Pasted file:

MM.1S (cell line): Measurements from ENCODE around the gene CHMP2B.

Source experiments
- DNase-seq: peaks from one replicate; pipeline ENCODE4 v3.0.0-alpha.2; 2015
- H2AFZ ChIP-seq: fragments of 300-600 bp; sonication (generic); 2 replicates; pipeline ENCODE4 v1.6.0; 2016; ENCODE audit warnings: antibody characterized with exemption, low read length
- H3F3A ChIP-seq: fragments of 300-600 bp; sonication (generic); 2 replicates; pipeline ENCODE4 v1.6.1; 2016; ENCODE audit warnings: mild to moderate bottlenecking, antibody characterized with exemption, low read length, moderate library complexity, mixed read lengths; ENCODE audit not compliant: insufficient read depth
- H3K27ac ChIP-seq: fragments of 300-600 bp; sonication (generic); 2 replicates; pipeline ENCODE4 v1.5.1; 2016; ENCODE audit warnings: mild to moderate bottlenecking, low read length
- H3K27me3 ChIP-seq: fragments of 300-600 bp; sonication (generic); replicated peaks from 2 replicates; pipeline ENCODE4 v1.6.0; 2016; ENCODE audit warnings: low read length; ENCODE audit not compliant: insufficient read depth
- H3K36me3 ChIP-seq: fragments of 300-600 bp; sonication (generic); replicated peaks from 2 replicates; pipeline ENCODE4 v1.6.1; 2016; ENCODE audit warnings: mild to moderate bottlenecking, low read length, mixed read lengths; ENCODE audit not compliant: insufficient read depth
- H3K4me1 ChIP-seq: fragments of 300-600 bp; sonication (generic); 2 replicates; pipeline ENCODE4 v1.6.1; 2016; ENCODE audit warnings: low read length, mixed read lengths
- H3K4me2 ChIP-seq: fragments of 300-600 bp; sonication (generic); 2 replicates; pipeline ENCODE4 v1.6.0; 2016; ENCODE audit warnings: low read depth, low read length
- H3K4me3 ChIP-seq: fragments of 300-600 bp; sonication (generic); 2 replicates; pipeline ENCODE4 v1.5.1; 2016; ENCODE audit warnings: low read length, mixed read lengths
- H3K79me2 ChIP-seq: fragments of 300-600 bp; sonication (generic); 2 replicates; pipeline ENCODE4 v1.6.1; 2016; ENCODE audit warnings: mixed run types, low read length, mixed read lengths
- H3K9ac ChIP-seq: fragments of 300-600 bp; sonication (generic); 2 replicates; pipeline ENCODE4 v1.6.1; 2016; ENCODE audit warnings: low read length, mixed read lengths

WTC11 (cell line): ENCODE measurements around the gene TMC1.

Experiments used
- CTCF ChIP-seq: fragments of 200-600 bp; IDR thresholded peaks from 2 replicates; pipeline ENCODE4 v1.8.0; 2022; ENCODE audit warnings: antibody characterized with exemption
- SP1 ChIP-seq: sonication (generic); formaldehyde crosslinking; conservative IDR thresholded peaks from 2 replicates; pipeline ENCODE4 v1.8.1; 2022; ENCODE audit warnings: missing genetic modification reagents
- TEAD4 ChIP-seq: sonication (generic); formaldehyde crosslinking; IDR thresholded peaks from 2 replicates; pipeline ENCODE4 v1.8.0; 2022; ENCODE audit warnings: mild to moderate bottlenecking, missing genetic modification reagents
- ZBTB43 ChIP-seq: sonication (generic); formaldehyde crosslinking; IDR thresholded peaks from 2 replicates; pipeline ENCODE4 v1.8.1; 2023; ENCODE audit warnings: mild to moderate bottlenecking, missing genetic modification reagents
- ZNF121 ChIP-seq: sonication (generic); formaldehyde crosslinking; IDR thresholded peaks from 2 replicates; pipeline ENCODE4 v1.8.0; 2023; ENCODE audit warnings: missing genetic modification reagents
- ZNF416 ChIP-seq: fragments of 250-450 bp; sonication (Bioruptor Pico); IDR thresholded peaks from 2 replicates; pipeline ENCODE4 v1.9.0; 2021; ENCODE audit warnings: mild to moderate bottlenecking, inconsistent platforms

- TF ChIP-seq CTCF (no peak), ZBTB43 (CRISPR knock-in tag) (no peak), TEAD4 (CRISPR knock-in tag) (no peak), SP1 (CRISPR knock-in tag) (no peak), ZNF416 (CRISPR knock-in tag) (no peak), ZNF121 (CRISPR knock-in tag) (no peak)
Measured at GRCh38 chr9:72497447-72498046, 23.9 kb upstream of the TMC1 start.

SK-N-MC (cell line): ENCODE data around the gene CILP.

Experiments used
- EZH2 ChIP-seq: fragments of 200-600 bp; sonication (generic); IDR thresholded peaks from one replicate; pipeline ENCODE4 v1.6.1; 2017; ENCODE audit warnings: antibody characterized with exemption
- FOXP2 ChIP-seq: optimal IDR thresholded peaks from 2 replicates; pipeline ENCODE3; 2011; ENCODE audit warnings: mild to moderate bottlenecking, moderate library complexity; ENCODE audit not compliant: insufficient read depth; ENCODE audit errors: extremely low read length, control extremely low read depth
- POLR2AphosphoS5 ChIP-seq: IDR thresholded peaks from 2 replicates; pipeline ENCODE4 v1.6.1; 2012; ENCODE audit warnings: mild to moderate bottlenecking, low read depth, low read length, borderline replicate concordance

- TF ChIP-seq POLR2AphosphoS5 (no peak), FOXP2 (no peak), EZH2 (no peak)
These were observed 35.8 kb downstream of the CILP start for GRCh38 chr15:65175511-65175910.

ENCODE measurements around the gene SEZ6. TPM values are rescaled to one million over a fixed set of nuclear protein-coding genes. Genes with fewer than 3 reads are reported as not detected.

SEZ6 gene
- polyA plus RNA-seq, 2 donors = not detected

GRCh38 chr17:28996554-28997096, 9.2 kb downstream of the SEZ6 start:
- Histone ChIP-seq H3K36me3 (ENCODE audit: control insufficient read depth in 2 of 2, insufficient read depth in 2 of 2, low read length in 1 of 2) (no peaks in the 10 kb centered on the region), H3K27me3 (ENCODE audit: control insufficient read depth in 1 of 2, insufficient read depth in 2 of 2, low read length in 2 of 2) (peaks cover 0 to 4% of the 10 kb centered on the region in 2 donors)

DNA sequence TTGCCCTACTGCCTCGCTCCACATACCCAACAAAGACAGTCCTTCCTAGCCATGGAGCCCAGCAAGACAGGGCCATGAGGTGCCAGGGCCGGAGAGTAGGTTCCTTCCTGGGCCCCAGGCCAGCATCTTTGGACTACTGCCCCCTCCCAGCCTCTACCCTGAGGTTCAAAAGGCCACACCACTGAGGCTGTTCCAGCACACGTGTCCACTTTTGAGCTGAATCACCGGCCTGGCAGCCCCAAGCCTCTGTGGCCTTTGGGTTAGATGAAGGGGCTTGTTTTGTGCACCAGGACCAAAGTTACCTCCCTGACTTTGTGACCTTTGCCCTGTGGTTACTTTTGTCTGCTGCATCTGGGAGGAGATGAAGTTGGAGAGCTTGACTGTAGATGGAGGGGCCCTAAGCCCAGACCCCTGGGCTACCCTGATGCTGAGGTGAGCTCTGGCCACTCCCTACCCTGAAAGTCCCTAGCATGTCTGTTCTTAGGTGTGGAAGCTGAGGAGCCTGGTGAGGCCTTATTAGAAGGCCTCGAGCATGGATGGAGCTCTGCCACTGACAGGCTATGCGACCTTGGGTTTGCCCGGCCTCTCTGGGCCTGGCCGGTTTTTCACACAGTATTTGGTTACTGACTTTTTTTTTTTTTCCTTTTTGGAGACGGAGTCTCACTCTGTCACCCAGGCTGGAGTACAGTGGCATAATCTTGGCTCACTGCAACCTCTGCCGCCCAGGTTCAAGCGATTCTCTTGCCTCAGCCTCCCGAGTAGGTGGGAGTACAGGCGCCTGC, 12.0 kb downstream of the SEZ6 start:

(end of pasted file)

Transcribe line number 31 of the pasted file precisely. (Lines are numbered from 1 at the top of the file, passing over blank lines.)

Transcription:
ENCODE measurements around the gene SEZ6. TPM values are rescaled to one million over a fixed set of nuclear protein-coding genes. Genes with fewer than 3 reads are reported as not detected.